Night lighting proved deadly for desert animals

(ORDO NEWS) — Although many people underestimate the impact of light pollution on animal life, results from Israeli scientists have shown that blue, yellow, or white light all increase mortality and disrupt reproductive behavior in desert rodents.

In most species studied to date, including humans, biological clocks are synchronized by light. Different species have developed different adaptations suitable for a particular time of day or season.

However, over the past decades, people have changed the original rules. They began to use artificial lighting everywhere, which disrupted the natural cycles of light and dark. According to recent studies, every year the area of ​​this pollution increases by two to six percent.

To refine how nighttime lighting affects the life cycles of desert animals, the researchers exposed two rodent species to low-intensity light pollution: the diurnal golden spiny mouse ( Acomys russatus ) and the nocturnal Cairo spiny mouse ( Acomys cahirinus ).

These closely related species live side by side but are active at different times of the day.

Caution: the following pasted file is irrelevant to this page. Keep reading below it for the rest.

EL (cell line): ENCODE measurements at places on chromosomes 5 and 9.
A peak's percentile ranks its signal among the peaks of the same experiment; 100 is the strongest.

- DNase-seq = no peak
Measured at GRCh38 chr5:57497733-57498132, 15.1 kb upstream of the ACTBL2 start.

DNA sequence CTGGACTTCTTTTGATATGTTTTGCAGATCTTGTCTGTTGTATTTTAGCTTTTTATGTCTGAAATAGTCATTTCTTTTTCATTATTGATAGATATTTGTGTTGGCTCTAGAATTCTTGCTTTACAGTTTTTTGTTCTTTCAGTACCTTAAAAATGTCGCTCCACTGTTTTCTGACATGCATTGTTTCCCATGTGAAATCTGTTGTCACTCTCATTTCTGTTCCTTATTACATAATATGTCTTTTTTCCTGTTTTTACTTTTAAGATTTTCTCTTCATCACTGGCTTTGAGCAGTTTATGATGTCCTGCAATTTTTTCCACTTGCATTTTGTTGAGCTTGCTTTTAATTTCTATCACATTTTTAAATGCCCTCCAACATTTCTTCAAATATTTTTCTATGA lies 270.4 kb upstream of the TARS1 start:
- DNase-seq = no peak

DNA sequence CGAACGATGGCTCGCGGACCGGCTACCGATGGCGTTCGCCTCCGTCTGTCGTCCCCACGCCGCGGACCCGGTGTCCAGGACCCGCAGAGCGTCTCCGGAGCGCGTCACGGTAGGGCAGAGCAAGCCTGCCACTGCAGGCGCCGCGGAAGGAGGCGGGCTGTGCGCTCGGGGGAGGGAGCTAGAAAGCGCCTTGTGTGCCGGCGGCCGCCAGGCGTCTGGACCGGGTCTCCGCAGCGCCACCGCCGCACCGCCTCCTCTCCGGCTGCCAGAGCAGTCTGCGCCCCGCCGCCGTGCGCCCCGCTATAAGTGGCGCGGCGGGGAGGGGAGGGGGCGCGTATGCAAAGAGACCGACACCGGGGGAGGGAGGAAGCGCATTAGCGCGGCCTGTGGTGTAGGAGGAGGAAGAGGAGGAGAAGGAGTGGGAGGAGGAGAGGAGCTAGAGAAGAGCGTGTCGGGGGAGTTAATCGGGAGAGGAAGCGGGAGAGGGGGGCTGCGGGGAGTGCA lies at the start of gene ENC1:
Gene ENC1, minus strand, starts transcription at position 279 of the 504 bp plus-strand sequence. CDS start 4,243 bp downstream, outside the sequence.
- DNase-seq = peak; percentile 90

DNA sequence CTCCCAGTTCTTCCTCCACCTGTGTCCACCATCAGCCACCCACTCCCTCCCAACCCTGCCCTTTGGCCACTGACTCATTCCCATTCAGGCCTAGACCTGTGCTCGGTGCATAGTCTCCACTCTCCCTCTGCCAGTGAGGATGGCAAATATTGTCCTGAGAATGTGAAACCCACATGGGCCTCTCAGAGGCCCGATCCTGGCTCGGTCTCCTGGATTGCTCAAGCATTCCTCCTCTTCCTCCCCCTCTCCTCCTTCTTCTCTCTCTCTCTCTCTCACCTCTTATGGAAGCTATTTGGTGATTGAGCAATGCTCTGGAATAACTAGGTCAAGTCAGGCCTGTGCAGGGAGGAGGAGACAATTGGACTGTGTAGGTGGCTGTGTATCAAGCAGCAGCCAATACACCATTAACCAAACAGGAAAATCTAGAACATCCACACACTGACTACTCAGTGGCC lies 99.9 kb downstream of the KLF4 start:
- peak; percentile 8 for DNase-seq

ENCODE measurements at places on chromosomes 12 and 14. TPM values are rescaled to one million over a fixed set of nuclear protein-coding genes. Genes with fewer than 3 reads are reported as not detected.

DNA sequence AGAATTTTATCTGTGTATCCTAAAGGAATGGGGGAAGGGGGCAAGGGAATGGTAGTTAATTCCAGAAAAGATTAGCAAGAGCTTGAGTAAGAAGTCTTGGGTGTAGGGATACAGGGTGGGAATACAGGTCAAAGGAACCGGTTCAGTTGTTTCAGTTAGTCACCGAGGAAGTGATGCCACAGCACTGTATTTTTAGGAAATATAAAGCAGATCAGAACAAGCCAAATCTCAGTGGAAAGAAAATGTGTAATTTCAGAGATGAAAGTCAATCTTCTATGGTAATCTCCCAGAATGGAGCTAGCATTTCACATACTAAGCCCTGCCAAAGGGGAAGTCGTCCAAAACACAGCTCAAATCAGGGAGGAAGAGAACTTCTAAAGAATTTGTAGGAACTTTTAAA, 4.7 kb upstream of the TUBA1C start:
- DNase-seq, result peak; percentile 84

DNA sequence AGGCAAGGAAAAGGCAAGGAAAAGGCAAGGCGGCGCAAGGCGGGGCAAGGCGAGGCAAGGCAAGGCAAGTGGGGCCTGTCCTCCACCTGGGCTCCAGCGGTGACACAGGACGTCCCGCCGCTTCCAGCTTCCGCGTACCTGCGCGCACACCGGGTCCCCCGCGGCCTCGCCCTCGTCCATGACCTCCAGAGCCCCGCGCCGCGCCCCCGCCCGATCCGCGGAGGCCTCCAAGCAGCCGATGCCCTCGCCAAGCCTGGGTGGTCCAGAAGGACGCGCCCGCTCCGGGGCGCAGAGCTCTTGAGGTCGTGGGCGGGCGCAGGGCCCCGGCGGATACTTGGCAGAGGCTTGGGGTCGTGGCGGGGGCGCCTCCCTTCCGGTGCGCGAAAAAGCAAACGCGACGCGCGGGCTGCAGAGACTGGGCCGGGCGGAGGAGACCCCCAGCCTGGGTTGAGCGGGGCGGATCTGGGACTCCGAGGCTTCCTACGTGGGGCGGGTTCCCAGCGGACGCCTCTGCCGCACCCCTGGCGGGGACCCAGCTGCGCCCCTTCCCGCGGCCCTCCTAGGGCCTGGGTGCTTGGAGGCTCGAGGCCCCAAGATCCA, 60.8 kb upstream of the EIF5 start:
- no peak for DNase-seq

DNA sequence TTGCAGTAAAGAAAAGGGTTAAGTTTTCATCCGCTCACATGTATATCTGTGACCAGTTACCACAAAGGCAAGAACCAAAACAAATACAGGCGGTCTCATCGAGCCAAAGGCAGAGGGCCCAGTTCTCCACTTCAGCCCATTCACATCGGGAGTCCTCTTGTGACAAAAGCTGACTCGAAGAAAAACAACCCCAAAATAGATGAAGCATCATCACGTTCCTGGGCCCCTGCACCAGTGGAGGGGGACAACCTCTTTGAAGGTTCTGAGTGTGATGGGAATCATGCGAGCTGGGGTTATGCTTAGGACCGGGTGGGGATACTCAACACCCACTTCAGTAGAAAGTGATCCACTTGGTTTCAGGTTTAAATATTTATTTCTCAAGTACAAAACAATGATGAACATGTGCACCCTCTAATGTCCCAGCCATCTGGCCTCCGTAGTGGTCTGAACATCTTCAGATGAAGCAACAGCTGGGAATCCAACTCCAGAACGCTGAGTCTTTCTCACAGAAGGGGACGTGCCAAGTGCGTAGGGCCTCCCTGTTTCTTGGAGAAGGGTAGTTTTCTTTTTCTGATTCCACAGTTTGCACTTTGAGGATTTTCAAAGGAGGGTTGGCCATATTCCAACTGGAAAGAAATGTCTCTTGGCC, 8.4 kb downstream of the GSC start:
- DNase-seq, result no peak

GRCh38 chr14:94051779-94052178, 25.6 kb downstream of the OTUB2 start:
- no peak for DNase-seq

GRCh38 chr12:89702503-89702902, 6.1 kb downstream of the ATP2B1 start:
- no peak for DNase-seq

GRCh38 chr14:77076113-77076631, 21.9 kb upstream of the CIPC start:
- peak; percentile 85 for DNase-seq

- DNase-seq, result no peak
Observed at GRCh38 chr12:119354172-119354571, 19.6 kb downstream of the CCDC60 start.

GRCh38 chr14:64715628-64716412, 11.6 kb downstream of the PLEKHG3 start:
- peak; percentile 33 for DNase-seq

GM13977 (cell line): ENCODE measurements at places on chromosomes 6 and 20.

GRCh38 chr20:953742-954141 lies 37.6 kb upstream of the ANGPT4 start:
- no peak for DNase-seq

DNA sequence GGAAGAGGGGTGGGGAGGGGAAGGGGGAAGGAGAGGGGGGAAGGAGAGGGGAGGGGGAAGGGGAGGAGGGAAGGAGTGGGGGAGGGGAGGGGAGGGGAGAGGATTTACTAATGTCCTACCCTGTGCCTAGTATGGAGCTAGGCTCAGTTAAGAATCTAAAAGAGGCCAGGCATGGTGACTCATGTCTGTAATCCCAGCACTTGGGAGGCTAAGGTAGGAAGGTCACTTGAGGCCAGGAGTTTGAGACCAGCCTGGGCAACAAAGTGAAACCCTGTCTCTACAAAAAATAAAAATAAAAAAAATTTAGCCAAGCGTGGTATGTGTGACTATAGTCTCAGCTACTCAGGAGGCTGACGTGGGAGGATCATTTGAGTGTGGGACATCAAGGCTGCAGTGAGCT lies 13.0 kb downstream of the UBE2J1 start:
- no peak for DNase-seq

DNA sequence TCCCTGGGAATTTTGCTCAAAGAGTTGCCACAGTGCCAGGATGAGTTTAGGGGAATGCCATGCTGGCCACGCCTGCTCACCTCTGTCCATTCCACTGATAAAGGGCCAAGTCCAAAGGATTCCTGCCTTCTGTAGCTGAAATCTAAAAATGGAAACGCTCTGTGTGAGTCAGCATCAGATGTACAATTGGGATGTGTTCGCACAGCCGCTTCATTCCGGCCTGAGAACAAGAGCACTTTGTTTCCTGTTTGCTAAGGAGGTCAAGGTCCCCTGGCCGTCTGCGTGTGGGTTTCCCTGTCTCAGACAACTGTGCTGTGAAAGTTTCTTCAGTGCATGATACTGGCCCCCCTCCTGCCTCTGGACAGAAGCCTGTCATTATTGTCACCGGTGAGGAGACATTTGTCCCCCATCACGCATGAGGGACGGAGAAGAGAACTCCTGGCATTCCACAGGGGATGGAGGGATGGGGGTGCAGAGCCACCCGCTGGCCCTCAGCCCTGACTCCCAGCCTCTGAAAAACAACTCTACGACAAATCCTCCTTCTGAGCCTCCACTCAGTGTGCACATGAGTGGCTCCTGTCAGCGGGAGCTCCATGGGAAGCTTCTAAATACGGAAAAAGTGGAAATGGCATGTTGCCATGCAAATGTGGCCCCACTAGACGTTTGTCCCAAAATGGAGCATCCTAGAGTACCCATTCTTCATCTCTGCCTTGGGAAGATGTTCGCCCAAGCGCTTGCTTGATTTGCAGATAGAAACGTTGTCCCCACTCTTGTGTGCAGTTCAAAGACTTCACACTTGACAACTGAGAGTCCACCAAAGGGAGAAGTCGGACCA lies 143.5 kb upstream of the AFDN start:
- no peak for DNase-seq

For the purposes of the experiment, the authors of the work placed 96 spiny mice of both species in eight spacious open enclosures, after which they were exposed to low-intensity night lighting (similar to the brightness of a road lamp) of different colors for ten months.

In two enclosures, the mice were under white light at night, in two more under yellow, in two more under blue. Only the last two enclosures remained unlit and served for control purposes.

Despite the abundance of shelters and food, in two “white” enclosures, all animals died a few days after the start of the experiment. Mice also produced fewer offspring in artificially lit enclosures, and researchers found elevated levels of stress hormones in blood samples taken.

Night lighting proved deadly for desert animals 2
Experimental enclosures containing rodent colonies

Scientists suggest that the death of mice in enclosures illuminated with white light is caused by a violation of the immune response in animals that have been under stress for a long time.

If street lighting elicits a similar reaction, the researchers recommend introducing “dark hours” on roads and city parks to preserve the natural cycle of day and night and allow wildlife to live in a normal rhythm in order to preserve biodiversity.


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